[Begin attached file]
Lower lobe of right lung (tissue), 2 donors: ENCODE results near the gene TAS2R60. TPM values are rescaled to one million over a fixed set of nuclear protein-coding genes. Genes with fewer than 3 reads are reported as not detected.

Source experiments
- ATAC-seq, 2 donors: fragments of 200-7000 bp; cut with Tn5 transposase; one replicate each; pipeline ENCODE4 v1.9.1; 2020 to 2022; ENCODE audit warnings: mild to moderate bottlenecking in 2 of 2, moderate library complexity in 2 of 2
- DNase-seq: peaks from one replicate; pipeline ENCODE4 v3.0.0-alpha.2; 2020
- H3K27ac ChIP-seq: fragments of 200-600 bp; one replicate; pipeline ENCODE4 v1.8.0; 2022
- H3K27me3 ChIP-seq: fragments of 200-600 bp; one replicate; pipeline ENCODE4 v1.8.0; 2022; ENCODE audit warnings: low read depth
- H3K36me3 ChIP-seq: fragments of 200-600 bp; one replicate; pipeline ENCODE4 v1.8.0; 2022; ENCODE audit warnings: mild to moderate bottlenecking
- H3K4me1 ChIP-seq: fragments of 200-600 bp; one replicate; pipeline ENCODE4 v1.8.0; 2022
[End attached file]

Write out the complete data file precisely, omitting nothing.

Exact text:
Lower lobe of right lung (tissue), 2 donors: ENCODE results near the gene TAS2R60. TPM values are rescaled to one million over a fixed set of nuclear protein-coding genes. Genes with fewer than 3 reads are reported as not detected.

Source experiments
- ATAC-seq, 2 donors: fragments of 200-7000 bp; cut with Tn5 transposase; one replicate each; pipeline ENCODE4 v1.9.1; 2020 to 2022; ENCODE audit warnings: mild to moderate bottlenecking in 2 of 2, moderate library complexity in 2 of 2
- DNase-seq: peaks from one replicate; pipeline ENCODE4 v3.0.0-alpha.2; 2020
- H3K27ac ChIP-seq: fragments of 200-600 bp; one replicate; pipeline ENCODE4 v1.8.0; 2022
- H3K27me3 ChIP-seq: fragments of 200-600 bp; one replicate; pipeline ENCODE4 v1.8.0; 2022; ENCODE audit warnings: low read depth
- H3K36me3 ChIP-seq: fragments of 200-600 bp; one replicate; pipeline ENCODE4 v1.8.0; 2022; ENCODE audit warnings: mild to moderate bottlenecking
- H3K4me1 ChIP-seq: fragments of 200-600 bp; one replicate; pipeline ENCODE4 v1.8.0; 2022